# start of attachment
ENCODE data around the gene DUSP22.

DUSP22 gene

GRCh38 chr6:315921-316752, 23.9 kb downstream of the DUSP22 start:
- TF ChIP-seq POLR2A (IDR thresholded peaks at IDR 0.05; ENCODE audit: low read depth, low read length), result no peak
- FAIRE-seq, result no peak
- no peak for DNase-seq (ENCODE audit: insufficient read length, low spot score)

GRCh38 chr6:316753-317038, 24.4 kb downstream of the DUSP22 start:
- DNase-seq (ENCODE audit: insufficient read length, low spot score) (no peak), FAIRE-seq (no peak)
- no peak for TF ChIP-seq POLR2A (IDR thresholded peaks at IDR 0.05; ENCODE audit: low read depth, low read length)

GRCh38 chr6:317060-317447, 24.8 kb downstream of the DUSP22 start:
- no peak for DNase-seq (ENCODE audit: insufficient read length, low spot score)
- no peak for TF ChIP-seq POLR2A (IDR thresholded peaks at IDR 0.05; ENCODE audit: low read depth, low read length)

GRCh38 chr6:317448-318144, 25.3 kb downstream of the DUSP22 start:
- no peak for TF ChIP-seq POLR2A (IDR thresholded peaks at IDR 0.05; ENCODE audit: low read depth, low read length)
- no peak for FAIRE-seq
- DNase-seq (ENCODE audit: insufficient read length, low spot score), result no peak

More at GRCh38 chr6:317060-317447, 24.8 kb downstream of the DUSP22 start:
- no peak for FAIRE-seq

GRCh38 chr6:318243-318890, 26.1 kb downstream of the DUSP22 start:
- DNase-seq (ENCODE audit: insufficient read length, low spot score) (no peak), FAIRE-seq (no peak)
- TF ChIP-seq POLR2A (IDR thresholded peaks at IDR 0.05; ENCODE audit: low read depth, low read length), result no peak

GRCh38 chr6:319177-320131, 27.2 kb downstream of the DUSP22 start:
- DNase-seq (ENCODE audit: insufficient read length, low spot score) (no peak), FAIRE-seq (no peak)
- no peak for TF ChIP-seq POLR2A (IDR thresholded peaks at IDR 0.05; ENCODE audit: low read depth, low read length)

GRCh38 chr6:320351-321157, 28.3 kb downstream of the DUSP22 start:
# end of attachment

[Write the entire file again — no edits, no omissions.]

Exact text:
ENCODE data around the gene DUSP22.

DUSP22 gene

GRCh38 chr6:315921-316752, 23.9 kb downstream of the DUSP22 start:
- TF ChIP-seq POLR2A (IDR thresholded peaks at IDR 0.05; ENCODE audit: low read depth, low read length), result no peak
- FAIRE-seq, result no peak
- no peak for DNase-seq (ENCODE audit: insufficient read length, low spot score)

GRCh38 chr6:316753-317038, 24.4 kb downstream of the DUSP22 start:
- DNase-seq (ENCODE audit: insufficient read length, low spot score) (no peak), FAIRE-seq (no peak)
- no peak for TF ChIP-seq POLR2A (IDR thresholded peaks at IDR 0.05; ENCODE audit: low read depth, low read length)

GRCh38 chr6:317060-317447, 24.8 kb downstream of the DUSP22 start:
- no peak for DNase-seq (ENCODE audit: insufficient read length, low spot score)
- no peak for TF ChIP-seq POLR2A (IDR thresholded peaks at IDR 0.05; ENCODE audit: low read depth, low read length)

GRCh38 chr6:317448-318144, 25.3 kb downstream of the DUSP22 start:
- no peak for TF ChIP-seq POLR2A (IDR thresholded peaks at IDR 0.05; ENCODE audit: low read depth, low read length)
- no peak for FAIRE-seq
- DNase-seq (ENCODE audit: insufficient read length, low spot score), result no peak

More at GRCh38 chr6:317060-317447, 24.8 kb downstream of the DUSP22 start:
- no peak for FAIRE-seq

GRCh38 chr6:318243-318890, 26.1 kb downstream of the DUSP22 start:
- DNase-seq (ENCODE audit: insufficient read length, low spot score) (no peak), FAIRE-seq (no peak)
- TF ChIP-seq POLR2A (IDR thresholded peaks at IDR 0.05; ENCODE audit: low read depth, low read length), result no peak

GRCh38 chr6:319177-320131, 27.2 kb downstream of the DUSP22 start:
- DNase-seq (ENCODE audit: insufficient read length, low spot score) (no peak), FAIRE-seq (no peak)
- no peak for TF ChIP-seq POLR2A (IDR thresholded peaks at IDR 0.05; ENCODE audit: low read depth, low read length)

GRCh38 chr6:320351-321157, 28.3 kb downstream of the DUSP22 start: